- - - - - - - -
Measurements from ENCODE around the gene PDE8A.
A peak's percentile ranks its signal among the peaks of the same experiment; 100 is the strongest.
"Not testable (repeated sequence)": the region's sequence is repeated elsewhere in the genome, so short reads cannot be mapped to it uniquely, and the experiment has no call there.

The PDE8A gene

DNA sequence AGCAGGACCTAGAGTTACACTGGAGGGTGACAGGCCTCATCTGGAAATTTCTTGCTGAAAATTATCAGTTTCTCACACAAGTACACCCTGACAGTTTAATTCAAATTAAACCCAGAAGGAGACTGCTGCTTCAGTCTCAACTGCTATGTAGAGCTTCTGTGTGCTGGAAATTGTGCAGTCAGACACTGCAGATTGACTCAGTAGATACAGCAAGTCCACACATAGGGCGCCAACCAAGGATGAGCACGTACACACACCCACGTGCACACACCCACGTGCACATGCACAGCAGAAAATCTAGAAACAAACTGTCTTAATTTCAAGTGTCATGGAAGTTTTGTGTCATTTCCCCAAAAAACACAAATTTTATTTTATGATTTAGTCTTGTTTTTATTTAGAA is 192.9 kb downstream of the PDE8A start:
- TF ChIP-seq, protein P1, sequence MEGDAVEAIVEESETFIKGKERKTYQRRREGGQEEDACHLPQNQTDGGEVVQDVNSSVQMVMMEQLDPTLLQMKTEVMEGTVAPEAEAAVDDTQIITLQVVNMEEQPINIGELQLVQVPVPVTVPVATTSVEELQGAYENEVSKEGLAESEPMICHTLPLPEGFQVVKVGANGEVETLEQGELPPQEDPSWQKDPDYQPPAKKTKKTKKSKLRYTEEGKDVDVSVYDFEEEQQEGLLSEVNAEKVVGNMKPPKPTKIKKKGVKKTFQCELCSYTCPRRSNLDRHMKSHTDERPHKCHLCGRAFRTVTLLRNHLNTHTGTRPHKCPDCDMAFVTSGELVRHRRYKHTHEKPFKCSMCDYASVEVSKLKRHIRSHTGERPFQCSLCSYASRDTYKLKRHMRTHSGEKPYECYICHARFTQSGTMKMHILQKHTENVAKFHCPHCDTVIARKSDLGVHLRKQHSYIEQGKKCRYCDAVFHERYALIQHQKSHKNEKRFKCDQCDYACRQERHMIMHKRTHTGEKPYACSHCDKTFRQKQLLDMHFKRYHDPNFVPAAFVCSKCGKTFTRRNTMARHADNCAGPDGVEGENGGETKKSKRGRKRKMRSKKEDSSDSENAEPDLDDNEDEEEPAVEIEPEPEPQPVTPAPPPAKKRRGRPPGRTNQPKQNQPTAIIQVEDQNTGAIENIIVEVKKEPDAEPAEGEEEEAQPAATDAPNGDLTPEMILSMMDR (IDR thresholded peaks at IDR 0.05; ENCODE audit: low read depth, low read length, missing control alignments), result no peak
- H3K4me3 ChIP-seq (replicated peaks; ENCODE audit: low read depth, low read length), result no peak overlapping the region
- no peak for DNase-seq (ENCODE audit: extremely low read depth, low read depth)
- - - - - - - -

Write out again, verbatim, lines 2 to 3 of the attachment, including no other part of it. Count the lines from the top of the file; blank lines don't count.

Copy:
A peak's percentile ranks its signal among the peaks of the same experiment; 100 is the strongest.
"Not testable (repeated sequence)": the region's sequence is repeated elsewhere in the genome, so short reads cannot be mapped to it uniquely, and the experiment has no call there.